Sunday, February 19, 2006

Sermon for Epiphany 7B

The story of the paralytic man always reminds me of my favorite Christmas show. I know it’s a bit of a stretch to get from late February healing stories to a commercial Christmas show, but bear with me for a minute. We always watched the Christmas specials in my house – How the Grinch Stole Christmas, A Charlie Brown Christimas. My favorite one for as long as I can remember is called “Kerplunk, Kerplooey”. Well, its actually only called that in my house – if you looked for it in the TV guide, you’d find it under the name “Twas the night Before Christmas.” Its an expanded version of the Clement Moore poem, and tells the story of a two families – a human family and a mouse family who live in a small town. Santa has become angry with the town because of a letter written by the mouse child, and the father of the human family builds a clock to bring Santa back. Well, things break – kerplunk, kerplooey – and a little before midnight on Christmas Eve, the children decide there is no point in hanging stockings. The father tells them not to give up hope. Then, as people in cartoons often do, he sings a song. The words go like this: “You hope, and I’ll hurry. You pray, and I’ll plan. We’ll do what’s necessary ‘cuz even a miracle needs a hand.”

And that is what this story reminds me of. I love this miracle story because it involves people doing their part in working with God to create a moment of grace and wonder. What drives these men to climb to the roof and dig through to get to Jesus? Perhaps they had come a long way and did not want to be disappointed. Perhaps they were impatient fellows. Perhaps their friend’s case was so desperate that they were willing to try anything, see anyone, in the hopes of finding healing. But whatever their original motivations may have been, by the time they reach the inside of the house, Jesus sees only one thing: their faith. Jesus is so moved by their faith that he heals the man of all that ails him, spiritually and physically.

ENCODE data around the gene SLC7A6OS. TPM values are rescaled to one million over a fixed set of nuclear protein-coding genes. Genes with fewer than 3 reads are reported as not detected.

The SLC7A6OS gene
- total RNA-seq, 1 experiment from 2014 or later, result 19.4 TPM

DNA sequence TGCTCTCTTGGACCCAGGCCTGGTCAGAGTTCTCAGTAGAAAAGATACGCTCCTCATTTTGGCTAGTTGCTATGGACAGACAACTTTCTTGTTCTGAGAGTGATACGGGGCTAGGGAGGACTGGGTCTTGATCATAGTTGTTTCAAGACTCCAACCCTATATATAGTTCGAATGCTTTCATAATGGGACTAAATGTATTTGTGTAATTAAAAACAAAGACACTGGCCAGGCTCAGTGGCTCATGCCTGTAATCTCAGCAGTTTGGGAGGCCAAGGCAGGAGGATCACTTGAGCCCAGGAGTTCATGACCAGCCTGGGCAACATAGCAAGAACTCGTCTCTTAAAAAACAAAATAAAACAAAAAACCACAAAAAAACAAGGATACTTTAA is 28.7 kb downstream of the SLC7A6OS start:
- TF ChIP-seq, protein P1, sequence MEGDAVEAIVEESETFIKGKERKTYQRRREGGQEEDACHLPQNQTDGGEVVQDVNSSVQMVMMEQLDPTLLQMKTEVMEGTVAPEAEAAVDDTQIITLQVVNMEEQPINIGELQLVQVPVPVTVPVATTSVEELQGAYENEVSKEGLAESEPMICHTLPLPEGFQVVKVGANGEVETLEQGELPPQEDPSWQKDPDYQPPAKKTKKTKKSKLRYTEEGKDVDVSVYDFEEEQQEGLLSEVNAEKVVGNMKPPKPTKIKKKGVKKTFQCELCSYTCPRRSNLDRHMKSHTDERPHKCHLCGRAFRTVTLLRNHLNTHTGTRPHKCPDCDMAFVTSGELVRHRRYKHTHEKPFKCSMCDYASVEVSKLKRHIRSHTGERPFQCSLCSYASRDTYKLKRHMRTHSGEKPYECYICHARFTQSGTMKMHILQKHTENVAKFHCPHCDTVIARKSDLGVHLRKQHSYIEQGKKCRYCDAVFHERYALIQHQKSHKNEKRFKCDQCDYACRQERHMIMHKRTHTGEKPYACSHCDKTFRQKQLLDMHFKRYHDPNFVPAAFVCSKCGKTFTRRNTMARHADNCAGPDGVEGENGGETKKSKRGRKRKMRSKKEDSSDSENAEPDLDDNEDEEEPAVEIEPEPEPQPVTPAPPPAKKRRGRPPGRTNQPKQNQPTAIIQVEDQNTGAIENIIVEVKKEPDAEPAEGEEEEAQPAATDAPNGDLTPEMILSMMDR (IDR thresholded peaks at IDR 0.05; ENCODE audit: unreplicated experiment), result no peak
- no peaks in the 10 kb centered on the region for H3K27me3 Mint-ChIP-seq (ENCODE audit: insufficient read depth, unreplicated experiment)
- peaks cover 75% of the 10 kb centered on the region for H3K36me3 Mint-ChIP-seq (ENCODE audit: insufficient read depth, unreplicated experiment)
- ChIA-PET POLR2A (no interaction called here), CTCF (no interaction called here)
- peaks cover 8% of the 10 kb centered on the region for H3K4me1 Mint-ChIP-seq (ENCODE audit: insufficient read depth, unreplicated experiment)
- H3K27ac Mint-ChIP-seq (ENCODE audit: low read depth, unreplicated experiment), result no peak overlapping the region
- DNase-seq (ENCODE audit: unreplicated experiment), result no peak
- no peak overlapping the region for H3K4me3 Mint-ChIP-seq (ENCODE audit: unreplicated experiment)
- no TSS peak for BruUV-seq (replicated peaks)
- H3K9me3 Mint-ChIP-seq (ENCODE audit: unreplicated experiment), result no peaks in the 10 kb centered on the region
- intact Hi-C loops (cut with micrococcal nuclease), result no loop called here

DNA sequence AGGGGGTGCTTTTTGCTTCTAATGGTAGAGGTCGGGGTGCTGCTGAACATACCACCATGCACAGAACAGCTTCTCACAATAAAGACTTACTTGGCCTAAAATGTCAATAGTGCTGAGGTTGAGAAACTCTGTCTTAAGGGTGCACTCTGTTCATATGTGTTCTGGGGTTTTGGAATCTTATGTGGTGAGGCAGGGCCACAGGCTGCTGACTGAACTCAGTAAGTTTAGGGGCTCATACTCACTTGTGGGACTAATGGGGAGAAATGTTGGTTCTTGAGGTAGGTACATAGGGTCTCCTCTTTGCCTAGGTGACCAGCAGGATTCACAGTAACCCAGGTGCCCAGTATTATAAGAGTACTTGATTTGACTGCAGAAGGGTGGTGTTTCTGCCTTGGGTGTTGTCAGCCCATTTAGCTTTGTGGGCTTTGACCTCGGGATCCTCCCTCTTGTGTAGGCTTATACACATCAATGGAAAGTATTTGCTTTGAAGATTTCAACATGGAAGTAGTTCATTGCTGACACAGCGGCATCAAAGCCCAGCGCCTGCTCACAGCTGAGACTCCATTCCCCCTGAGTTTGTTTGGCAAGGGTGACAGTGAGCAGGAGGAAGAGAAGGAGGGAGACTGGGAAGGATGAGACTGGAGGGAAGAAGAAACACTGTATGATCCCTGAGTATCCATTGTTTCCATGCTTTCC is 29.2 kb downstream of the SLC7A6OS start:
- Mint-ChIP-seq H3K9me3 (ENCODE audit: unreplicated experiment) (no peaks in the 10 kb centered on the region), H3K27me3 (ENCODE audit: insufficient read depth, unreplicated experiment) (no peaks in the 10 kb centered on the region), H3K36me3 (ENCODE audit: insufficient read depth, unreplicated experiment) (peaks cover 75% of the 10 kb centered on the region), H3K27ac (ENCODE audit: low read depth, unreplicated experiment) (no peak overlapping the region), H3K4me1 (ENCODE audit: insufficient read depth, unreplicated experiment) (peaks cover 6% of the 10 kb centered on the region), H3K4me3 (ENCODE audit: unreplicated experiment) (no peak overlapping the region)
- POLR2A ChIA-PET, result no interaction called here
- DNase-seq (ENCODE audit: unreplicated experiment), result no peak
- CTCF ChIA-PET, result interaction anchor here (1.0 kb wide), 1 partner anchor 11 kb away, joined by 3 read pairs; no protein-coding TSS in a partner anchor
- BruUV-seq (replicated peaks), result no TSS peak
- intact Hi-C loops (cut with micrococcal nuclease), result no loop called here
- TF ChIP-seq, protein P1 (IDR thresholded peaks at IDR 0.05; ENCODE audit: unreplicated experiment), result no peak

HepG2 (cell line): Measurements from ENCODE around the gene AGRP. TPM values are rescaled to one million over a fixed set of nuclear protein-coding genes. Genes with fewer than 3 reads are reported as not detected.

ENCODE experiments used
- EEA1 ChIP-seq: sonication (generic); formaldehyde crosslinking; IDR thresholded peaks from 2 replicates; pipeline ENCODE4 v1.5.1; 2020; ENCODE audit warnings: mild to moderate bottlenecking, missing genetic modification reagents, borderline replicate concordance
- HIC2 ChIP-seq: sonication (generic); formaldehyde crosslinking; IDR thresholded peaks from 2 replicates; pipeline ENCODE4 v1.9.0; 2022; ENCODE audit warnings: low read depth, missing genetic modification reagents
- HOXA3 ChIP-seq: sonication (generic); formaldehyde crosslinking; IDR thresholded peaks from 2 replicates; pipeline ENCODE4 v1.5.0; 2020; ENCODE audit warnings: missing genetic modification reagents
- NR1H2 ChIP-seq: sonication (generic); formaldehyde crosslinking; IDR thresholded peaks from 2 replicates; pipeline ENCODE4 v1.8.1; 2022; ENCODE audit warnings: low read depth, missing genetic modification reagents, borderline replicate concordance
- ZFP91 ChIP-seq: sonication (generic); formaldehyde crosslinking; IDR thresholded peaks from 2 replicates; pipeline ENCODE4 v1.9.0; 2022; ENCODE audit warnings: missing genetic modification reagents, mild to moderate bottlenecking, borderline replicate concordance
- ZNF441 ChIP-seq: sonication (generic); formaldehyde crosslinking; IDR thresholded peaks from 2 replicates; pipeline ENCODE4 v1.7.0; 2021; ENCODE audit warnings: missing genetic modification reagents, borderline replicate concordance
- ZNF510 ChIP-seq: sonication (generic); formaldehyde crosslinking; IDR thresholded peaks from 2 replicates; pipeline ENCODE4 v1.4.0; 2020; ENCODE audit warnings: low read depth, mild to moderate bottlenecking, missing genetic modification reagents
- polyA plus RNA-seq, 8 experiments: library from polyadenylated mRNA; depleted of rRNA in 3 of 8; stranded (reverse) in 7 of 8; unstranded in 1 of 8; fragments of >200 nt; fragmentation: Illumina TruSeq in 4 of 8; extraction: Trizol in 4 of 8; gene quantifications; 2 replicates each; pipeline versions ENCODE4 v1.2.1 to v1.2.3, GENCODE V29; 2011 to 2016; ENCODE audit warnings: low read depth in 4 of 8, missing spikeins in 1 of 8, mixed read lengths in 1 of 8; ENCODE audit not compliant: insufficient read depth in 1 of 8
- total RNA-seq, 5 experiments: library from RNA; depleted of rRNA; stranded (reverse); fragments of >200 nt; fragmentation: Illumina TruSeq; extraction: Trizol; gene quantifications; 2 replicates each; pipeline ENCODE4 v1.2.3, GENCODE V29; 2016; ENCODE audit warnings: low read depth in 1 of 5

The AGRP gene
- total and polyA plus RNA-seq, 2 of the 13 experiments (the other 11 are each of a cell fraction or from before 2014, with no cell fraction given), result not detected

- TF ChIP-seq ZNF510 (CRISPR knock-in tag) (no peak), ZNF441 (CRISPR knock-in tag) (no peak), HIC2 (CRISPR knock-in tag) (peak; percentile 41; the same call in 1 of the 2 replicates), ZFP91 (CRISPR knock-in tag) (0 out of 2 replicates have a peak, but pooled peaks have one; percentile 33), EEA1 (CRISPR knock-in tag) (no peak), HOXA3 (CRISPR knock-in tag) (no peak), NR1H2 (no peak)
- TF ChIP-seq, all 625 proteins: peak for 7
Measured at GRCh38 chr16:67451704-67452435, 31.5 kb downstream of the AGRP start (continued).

The paralytic man and his friends took the first step of faith in healing: reaching out because you can’t do it on your own, and they leaned on God to do the rest. This is faith – turning to God, leaning on God in hope. Faith is not passive, it moves us to bold action because we trust in God’s promises of grace. It balances our abilities with God’s gifts, and holds grace and effort together in our search for wholeness.

This journey towards healing and wholeness by the grace of God is a road not unlike those in southeastern MI – that is, it is full of potholes to be avoided!

First, we must be cautious when we go down this road that we are not equating the bold actions of faith with old adage “God helps those who help themselves.” Bold and faithful action is not the same as self-sufficiency. In the Gospel story, the paralytic man, in fact, does not help himself. What would this story look like if he had? Well, for starters, it probably would not have made it into the Gospel. Without help from friends, he may have made it to outer edges of the gathered crowd in Capernaum – but how would he have gotten in to see Jesus? Even the Beatles understand this part of the life of faith: we get by with a little help from our friends- and God smiles upon those efforts.